Going through Strange Stations: Playing with our senses

Going through Maria Taniguchi’s Echo Studies at the Vargas Museum is like going through an amazing race or mystery game, minus the time pressure.  Instead, each “station” demands unhurried reflection, the better to absorb and appreciate the various strains and echoes each piece conveys.  Done in various media, I tended to assign a work to each station, according to its medium: Station 1-acrylic on canvas; station 2 – graphite on paper and plinth; station 3 – video installation and station 4 – photograph.
Also, each station plays with our senses through the visual, aural and tactile qualities of Taniguchi’s works.

First Station: Acrylic on canvas and Shapes
Image from: http://manilaartblogger.files.wordpress.com/2010/12/maria-untitled-mirrors.jpg?w=225&h=300

                Untitled (Mirrors) is the name of two large-scale geometric abstract paintings propped, rather than “properly” hung on the walls, looking as if they do not belong to the show. At first, it seemed strange, but on second look, they reminded me of ordinary mirrors leaning on ordinary household walls. Familiar objects like mirrors are made strange, especially when we look at how the shapes convey positive and negative spaces- “formed when a space around a subject and not the subject itself reveals shapes or other forms”[1],  as seen in the brick-like designs that were combined to form another pattern or geometric shape. Put another way, horizontal brick-like shapes served as the background or positive space while vertical brick-like shapes constituted the negative space to form different geometric shapes.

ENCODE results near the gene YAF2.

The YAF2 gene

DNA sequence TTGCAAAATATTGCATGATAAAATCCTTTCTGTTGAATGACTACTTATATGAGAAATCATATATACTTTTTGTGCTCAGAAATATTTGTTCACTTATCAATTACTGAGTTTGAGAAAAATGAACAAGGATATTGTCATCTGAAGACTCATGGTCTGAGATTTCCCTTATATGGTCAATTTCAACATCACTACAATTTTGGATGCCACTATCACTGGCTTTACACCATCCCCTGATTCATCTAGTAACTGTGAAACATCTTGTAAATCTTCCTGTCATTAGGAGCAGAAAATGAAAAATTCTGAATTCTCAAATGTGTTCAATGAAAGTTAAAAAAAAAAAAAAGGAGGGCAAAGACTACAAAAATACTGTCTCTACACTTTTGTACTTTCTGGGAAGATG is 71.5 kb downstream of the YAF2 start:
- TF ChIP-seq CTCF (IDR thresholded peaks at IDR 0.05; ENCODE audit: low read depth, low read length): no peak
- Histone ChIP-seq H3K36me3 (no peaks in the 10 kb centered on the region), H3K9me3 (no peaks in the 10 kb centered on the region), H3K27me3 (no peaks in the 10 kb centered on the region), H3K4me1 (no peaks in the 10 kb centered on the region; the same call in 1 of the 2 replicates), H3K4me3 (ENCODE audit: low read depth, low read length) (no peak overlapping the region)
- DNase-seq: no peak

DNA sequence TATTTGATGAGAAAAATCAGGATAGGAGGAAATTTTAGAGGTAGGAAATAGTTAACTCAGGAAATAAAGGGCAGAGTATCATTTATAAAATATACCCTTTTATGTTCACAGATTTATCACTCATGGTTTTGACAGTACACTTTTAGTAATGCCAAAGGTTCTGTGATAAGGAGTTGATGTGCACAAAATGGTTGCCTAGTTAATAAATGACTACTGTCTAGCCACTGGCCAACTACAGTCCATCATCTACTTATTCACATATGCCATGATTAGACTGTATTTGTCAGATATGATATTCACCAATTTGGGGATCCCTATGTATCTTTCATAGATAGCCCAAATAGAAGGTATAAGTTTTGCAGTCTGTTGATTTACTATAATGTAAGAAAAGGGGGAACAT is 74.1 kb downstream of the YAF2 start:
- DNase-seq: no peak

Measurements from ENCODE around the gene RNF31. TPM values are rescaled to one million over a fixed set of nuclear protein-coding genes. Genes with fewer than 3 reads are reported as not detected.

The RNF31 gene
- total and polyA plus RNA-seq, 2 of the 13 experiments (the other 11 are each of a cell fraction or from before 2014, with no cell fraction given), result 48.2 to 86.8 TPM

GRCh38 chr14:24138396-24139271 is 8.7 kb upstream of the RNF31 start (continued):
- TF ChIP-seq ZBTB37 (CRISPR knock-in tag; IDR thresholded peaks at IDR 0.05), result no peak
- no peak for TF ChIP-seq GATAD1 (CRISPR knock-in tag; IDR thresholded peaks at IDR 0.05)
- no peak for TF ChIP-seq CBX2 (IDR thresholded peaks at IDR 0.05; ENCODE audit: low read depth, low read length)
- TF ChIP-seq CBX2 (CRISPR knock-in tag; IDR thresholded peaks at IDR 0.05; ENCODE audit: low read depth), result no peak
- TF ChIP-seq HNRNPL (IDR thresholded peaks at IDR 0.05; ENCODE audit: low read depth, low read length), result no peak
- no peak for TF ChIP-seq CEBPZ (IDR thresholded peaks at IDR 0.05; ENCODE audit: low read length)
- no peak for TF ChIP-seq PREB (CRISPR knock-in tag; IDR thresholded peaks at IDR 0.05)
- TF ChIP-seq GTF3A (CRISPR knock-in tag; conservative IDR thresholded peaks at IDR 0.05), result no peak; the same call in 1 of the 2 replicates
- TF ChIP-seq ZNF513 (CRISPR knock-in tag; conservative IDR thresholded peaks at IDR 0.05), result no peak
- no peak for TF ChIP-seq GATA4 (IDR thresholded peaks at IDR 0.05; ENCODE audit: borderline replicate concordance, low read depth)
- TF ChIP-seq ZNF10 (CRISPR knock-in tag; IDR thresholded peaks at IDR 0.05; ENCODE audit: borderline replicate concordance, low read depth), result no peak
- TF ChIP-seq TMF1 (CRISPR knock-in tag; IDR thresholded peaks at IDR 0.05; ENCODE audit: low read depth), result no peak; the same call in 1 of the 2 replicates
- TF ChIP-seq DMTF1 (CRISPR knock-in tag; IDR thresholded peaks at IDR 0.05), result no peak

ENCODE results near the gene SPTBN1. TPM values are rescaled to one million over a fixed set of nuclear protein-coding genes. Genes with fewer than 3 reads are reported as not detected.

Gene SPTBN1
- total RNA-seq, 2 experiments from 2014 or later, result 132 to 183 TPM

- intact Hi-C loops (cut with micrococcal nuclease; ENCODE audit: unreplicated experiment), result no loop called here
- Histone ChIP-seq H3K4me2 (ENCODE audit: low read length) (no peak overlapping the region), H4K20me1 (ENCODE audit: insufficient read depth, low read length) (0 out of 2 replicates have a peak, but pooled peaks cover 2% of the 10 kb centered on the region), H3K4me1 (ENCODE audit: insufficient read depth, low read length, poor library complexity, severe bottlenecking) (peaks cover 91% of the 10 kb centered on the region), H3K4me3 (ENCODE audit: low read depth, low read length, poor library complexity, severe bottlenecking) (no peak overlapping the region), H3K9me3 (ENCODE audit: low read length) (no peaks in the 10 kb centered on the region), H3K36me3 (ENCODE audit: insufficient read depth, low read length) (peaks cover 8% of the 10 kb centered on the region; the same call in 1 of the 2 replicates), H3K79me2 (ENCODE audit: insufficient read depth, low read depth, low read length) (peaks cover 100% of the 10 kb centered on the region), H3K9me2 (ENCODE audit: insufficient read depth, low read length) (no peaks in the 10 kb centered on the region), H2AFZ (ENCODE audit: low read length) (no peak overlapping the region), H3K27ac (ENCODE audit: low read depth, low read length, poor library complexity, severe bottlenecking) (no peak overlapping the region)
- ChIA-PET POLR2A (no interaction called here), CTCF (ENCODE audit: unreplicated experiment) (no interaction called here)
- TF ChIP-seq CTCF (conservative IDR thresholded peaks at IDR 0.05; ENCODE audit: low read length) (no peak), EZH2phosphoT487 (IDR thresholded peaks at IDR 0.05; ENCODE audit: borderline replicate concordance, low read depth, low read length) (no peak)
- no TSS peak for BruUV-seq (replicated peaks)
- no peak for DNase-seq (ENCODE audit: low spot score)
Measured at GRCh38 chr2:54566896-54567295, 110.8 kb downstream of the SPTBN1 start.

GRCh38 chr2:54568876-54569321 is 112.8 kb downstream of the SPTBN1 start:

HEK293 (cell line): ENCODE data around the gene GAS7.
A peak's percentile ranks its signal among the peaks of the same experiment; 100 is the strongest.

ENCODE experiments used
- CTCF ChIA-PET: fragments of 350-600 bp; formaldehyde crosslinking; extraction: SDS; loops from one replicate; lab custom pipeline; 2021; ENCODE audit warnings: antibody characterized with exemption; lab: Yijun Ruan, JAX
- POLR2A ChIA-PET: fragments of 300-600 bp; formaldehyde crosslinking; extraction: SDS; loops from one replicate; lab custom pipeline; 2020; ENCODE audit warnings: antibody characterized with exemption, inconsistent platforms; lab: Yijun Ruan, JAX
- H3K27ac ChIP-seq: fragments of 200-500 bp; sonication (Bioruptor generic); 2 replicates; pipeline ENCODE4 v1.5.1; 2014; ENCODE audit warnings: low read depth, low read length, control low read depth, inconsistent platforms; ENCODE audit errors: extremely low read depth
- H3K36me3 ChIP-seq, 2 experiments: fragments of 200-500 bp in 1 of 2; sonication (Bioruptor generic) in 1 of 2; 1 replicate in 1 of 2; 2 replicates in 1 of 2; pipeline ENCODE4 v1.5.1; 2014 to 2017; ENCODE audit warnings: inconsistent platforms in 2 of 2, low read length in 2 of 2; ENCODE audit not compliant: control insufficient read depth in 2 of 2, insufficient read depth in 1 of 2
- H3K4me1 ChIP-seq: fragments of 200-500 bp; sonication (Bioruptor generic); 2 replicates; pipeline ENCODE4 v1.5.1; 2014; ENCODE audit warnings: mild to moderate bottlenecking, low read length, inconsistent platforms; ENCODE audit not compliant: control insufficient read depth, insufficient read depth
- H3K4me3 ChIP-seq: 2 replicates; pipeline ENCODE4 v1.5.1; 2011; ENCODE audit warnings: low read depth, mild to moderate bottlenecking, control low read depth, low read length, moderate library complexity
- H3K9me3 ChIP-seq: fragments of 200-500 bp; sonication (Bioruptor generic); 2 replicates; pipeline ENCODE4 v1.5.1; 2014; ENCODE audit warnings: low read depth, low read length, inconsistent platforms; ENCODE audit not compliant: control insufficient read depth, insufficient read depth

The formation of the brick-like designs and the use of negative spaces give the paintings their unique visual quality wherein it plays with our sense of sight by giving us an optical illusion and perplexity towards which shape should be first distinguished by our vision.
                The pattern of negative/positive spaces is going to be echoed in another group of works in what I call the second station.
Second Station: Graphite and Shapes

Image from: http://www.flickr.com/photos/legrandbleu/5580007014/

                Graphite drawings on Papers are mounted on unpolished wood plinths. The smudging of graphite operated as the positive space then forming a white spot which resulted like circle, oblong, square and rectangles – echoing the wall-bound paintings.
                I was thinking how that piece of art work became connected to mirrors? It looks like the shapes in the canvas were pulled out in the larger mirrors (referring to the painting) and were applied on the paper. Then the blocks of wood served as the fragments of the big canvas.
Here, aside from our sense of sight, another part of our senses (sense of touch) is played and challenged.    The drawings or sketches on the paper were finely and smoothly sketched but the background where it is mounted (wood plinths) is coarse and abrasive.
                Standing on this clue/art work, it directs us to an opening which leads us to the West Wing Gallery of Vargas Museum.

Third Station: Audiovisual

Image from: http://www.flickr.com/photos/legrandbleu/5580018866/

                Dawn’s Arms, a 22-minute two-channel (11 minutes per channel) high-definition video shows how a craftsman from Romblon, the Philippines’ marble capital, recreated a marble sculpture of Dawn’s Arms in detail. The video installation creates an “echo” not just on the place but on the processes and materials that comprise it. The installation echoes back to a piece of sculpture Alba (Dawn) by George Kolbe exhibited for the German Pavilion built by modernist architect Mies van der Rohe in Barcelona Exposition. Taniguchi noted that “the pavilion is ground zero for a particular modernist agenda”[2]. The venue where the Dawn’s Arms is exhibited (The Vargas Museum) is a modern museum. . In the material used, marble echoes back to the Greek times wherein marble became the main material used in sculpture and reverberates in Vargas Museum’s faux marble.